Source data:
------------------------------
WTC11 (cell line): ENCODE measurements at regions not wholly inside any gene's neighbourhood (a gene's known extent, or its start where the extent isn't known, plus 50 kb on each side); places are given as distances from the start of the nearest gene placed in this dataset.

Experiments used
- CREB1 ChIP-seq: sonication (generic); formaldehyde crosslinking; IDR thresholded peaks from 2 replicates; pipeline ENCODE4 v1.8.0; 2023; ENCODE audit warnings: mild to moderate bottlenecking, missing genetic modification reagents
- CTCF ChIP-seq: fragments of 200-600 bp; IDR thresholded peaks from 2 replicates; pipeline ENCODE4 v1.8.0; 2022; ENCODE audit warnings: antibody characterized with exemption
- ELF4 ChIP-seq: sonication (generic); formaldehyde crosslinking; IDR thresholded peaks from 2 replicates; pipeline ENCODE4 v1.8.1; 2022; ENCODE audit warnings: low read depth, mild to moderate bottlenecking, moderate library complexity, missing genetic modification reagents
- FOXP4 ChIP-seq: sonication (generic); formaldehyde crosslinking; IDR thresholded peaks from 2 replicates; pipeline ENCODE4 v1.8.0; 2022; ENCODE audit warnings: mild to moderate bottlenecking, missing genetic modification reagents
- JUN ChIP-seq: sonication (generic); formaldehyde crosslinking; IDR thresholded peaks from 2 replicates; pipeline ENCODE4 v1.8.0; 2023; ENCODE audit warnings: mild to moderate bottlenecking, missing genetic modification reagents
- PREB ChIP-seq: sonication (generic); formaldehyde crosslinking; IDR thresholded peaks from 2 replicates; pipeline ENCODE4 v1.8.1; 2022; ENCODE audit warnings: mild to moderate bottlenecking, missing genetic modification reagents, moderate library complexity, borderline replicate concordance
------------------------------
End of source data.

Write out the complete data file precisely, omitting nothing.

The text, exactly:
WTC11 (cell line): ENCODE measurements at regions not wholly inside any gene's neighbourhood (a gene's known extent, or its start where the extent isn't known, plus 50 kb on each side); places are given as distances from the start of the nearest gene placed in this dataset.

Experiments used
- CREB1 ChIP-seq: sonication (generic); formaldehyde crosslinking; IDR thresholded peaks from 2 replicates; pipeline ENCODE4 v1.8.0; 2023; ENCODE audit warnings: mild to moderate bottlenecking, missing genetic modification reagents
- CTCF ChIP-seq: fragments of 200-600 bp; IDR thresholded peaks from 2 replicates; pipeline ENCODE4 v1.8.0; 2022; ENCODE audit warnings: antibody characterized with exemption
- ELF4 ChIP-seq: sonication (generic); formaldehyde crosslinking; IDR thresholded peaks from 2 replicates; pipeline ENCODE4 v1.8.1; 2022; ENCODE audit warnings: low read depth, mild to moderate bottlenecking, moderate library complexity, missing genetic modification reagents
- FOXP4 ChIP-seq: sonication (generic); formaldehyde crosslinking; IDR thresholded peaks from 2 replicates; pipeline ENCODE4 v1.8.0; 2022; ENCODE audit warnings: mild to moderate bottlenecking, missing genetic modification reagents
- JUN ChIP-seq: sonication (generic); formaldehyde crosslinking; IDR thresholded peaks from 2 replicates; pipeline ENCODE4 v1.8.0; 2023; ENCODE audit warnings: mild to moderate bottlenecking, missing genetic modification reagents
- PREB ChIP-seq: sonication (generic); formaldehyde crosslinking; IDR thresholded peaks from 2 replicates; pipeline ENCODE4 v1.8.1; 2022; ENCODE audit warnings: mild to moderate bottlenecking, missing genetic modification reagents, moderate library complexity, borderline replicate concordance